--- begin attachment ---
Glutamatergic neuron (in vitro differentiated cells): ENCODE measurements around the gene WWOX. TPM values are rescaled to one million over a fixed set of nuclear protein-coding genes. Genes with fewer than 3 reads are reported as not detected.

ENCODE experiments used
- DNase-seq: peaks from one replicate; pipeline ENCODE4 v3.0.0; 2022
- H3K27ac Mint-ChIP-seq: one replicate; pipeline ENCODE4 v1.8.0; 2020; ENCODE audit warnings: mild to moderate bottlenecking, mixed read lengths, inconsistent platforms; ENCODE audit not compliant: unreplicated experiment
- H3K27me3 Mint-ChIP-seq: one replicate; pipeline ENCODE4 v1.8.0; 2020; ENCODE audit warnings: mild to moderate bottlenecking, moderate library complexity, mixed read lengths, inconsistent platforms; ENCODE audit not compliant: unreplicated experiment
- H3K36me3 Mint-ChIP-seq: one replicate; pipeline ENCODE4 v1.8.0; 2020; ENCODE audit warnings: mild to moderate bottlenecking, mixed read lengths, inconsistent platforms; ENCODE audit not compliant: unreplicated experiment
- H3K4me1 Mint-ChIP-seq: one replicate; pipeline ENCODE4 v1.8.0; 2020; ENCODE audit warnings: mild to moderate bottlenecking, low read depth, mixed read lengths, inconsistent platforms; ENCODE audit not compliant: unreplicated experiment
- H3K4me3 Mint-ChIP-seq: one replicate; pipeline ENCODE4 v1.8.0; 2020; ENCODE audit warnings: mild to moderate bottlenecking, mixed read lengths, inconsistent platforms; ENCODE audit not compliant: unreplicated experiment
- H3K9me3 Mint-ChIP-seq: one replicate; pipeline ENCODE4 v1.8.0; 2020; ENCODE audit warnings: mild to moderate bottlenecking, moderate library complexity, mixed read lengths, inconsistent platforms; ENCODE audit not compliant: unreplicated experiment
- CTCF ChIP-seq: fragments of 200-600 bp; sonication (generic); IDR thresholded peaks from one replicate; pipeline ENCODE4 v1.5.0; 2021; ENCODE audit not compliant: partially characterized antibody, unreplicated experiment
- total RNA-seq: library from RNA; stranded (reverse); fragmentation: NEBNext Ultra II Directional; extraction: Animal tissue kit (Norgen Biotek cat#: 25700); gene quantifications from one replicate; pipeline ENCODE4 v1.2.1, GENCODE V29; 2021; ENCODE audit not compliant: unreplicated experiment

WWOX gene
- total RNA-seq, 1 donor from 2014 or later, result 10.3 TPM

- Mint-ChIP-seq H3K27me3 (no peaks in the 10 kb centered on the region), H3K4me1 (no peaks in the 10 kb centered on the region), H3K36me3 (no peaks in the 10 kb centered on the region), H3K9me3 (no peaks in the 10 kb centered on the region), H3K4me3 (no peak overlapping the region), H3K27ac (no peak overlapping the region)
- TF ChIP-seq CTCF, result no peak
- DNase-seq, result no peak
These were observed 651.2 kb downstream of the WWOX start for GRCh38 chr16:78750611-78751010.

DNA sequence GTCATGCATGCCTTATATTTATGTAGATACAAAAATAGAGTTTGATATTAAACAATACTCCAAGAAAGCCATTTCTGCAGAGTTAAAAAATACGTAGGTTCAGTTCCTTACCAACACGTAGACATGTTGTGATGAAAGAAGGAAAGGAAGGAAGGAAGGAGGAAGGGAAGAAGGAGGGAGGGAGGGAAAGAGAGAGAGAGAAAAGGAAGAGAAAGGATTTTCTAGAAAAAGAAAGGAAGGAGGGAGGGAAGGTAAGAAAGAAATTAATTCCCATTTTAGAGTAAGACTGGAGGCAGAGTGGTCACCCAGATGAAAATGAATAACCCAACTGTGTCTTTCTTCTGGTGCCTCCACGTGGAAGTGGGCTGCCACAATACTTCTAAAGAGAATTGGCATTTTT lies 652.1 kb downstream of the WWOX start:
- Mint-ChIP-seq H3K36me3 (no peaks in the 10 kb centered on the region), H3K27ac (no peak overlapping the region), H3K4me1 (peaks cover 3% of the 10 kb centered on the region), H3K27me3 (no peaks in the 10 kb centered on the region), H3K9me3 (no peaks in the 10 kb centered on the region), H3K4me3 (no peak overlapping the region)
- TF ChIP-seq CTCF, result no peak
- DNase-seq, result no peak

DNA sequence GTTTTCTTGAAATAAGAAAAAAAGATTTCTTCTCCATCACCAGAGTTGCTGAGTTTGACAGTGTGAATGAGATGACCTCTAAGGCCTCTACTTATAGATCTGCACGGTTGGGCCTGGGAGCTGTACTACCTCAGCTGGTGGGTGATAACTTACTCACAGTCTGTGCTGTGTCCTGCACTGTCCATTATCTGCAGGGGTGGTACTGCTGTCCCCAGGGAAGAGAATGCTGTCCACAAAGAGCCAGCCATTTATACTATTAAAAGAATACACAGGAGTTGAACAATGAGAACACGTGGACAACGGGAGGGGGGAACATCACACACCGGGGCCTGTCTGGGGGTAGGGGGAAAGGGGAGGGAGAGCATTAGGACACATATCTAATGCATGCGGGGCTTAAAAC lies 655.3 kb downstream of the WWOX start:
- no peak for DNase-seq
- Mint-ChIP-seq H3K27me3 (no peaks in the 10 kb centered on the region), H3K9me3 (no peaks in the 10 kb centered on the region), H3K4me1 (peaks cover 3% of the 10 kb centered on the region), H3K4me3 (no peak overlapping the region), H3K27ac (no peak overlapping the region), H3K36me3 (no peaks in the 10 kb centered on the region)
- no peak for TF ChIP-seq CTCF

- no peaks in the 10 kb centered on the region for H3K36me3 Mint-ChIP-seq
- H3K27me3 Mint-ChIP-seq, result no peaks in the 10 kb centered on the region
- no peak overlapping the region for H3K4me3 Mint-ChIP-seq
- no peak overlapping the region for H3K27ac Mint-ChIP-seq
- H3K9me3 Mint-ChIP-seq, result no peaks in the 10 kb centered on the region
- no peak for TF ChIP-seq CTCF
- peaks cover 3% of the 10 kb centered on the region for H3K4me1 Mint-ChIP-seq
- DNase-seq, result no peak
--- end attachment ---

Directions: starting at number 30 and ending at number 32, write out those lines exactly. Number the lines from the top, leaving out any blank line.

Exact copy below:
- H3K9me3 Mint-ChIP-seq, result no peaks in the 10 kb centered on the region
- no peak for TF ChIP-seq CTCF
- peaks cover 3% of the 10 kb centered on the region for H3K4me1 Mint-ChIP-seq